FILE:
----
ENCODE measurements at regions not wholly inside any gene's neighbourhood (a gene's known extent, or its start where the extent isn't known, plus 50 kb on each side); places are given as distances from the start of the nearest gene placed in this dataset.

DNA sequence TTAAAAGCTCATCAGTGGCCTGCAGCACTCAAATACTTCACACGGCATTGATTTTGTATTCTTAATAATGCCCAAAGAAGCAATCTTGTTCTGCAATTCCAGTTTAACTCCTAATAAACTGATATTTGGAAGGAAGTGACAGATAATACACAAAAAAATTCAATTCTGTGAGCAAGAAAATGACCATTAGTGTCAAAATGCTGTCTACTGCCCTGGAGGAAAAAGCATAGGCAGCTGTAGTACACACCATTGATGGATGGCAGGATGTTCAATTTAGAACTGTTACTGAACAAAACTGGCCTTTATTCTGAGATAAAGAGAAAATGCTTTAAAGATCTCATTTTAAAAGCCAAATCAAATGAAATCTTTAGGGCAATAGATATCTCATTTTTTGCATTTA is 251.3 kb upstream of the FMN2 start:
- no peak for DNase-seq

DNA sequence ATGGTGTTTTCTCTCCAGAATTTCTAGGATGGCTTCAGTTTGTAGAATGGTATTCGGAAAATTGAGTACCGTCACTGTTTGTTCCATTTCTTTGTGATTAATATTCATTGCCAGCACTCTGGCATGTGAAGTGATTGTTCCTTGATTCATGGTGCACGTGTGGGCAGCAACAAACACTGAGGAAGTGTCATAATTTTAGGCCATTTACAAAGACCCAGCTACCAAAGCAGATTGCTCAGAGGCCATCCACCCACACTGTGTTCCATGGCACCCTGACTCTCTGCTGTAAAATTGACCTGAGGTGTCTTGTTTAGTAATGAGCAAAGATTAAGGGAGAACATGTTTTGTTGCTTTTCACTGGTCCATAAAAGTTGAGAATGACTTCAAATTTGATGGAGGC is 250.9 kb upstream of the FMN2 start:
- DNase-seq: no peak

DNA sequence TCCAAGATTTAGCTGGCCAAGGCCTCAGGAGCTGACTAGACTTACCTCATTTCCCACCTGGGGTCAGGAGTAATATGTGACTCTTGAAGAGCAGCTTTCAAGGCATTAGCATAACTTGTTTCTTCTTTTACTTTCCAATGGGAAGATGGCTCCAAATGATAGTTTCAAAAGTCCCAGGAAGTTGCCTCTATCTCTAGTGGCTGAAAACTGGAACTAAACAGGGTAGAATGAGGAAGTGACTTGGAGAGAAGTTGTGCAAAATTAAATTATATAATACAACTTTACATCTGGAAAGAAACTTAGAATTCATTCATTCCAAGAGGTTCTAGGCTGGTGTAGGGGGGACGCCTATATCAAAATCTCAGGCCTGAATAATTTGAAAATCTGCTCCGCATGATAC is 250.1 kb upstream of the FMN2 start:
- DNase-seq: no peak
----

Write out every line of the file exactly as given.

ENCODE measurements at regions not wholly inside any gene's neighbourhood (a gene's known extent, or its start where the extent isn't known, plus 50 kb on each side); places are given as distances from the start of the nearest gene placed in this dataset.

DNA sequence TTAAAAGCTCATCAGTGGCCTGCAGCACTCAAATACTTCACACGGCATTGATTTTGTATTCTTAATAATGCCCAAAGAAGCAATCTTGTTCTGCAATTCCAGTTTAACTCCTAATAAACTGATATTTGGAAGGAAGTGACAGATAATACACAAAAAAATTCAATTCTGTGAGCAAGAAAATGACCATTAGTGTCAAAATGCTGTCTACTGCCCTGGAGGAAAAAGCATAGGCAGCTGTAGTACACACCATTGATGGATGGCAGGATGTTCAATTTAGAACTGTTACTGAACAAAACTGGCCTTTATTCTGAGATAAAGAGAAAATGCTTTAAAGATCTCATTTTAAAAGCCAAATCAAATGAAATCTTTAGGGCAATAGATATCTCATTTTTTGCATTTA is 251.3 kb upstream of the FMN2 start:
- no peak for DNase-seq

DNA sequence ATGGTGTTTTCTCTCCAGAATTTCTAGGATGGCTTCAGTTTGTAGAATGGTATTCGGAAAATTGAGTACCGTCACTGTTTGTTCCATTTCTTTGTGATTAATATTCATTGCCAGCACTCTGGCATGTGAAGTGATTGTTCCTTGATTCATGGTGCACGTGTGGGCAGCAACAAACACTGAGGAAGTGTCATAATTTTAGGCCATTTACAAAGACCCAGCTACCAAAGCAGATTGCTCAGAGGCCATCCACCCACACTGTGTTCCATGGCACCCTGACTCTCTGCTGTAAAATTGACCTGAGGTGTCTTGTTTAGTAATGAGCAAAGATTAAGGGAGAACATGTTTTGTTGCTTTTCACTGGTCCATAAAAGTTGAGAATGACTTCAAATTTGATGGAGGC is 250.9 kb upstream of the FMN2 start:
- DNase-seq: no peak

DNA sequence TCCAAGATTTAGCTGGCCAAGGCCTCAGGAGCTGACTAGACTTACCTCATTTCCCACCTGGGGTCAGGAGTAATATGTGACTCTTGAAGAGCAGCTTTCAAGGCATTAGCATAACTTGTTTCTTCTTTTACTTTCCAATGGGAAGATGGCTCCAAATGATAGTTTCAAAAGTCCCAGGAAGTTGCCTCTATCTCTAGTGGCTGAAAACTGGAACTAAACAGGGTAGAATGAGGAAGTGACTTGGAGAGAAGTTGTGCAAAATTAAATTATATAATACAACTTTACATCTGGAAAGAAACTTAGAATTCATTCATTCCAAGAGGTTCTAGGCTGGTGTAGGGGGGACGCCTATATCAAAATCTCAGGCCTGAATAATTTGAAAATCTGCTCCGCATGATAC is 250.1 kb upstream of the FMN2 start:
- DNase-seq: no peak